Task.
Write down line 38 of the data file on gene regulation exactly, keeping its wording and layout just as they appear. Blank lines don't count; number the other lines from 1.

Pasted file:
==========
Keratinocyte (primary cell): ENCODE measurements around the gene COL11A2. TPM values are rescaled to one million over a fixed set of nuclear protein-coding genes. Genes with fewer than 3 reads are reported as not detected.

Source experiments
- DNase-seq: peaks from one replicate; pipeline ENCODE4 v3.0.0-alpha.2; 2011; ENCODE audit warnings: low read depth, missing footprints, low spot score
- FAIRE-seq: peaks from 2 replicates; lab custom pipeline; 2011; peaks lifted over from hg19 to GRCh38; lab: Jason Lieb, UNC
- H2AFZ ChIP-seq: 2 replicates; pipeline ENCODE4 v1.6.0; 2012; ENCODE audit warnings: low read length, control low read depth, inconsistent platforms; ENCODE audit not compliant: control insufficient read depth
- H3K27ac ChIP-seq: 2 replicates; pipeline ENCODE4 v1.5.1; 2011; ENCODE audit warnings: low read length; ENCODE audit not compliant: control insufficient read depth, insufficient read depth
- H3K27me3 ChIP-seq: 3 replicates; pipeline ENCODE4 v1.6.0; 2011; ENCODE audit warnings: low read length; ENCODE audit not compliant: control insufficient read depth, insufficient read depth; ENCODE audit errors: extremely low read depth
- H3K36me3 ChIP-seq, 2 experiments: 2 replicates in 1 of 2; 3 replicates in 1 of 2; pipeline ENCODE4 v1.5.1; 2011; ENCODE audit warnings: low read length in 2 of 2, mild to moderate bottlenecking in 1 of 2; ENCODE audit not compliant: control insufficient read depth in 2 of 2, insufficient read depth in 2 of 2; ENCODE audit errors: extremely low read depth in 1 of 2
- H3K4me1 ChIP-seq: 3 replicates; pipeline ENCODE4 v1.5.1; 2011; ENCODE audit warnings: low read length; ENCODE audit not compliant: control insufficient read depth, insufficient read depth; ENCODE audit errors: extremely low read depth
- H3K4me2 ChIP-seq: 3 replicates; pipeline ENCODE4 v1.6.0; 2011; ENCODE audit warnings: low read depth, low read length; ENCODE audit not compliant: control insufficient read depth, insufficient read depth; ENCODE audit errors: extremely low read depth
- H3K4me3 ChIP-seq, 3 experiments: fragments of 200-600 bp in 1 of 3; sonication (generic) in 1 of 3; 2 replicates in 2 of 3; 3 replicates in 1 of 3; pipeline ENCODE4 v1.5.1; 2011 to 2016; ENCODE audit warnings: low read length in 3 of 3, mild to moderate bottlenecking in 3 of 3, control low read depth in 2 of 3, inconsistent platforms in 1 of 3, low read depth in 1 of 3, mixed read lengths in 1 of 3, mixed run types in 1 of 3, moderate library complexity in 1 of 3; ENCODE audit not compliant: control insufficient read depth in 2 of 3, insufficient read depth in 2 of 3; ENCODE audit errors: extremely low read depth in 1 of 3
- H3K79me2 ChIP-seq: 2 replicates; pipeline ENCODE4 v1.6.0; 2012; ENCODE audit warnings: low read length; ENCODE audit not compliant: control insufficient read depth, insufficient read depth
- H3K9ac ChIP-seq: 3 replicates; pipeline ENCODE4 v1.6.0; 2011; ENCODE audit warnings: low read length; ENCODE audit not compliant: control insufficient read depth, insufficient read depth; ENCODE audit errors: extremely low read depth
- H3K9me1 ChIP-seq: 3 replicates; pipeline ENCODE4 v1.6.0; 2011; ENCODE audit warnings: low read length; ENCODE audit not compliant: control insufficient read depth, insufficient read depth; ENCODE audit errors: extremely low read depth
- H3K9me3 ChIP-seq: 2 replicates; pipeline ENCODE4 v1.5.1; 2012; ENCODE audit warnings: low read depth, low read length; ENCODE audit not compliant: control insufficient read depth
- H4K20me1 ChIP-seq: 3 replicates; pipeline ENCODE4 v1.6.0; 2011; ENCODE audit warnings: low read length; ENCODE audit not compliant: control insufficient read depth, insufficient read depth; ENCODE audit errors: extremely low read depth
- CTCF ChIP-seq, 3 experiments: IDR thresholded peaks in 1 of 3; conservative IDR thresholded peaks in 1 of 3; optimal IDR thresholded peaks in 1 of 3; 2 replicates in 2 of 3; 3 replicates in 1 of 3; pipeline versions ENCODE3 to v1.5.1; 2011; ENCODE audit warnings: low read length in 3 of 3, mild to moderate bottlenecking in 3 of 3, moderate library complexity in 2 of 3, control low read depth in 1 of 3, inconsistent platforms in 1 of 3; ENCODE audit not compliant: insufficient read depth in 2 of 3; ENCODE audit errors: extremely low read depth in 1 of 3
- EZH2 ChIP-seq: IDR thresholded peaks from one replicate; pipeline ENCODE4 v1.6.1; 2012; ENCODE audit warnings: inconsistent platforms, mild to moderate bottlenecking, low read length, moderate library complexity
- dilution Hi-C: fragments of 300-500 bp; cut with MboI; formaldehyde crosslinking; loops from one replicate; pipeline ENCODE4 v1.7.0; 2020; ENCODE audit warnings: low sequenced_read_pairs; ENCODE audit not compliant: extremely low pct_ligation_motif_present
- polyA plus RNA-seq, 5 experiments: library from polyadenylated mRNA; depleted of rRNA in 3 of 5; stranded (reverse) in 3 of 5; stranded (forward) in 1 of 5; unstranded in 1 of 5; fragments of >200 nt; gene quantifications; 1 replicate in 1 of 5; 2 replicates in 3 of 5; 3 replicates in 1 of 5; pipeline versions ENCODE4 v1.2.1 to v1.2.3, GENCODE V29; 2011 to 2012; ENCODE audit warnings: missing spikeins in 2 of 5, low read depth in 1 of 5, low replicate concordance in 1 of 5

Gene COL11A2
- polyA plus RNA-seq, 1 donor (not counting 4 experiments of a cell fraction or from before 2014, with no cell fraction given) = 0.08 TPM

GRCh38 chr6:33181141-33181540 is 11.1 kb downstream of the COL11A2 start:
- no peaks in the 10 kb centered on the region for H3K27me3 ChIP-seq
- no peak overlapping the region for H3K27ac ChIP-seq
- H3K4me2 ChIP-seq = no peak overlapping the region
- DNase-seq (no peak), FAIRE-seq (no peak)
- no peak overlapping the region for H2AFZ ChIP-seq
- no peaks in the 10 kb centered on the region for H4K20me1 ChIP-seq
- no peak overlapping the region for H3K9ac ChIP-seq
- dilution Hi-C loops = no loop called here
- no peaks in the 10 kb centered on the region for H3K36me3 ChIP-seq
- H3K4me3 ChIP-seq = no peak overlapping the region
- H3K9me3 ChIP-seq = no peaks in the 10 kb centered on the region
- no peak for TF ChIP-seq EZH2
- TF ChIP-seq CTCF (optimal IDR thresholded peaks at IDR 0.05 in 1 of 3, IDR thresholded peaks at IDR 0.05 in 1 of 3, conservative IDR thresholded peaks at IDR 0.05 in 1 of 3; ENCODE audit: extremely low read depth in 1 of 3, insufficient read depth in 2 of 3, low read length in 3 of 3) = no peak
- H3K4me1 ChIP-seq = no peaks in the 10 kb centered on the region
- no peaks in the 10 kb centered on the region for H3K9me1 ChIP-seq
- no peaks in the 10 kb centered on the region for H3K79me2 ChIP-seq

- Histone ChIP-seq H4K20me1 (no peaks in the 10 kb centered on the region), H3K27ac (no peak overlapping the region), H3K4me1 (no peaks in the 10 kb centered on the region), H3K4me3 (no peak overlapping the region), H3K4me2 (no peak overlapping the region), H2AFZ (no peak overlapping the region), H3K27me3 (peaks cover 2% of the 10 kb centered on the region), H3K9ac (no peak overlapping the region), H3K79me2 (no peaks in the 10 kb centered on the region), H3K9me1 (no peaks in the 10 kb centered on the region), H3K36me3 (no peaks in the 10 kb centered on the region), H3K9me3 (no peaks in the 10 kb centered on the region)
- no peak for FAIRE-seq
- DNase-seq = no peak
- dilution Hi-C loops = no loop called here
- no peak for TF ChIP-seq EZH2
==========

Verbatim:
- no peaks in the 10 kb centered on the region for H3K9me1 ChIP-seq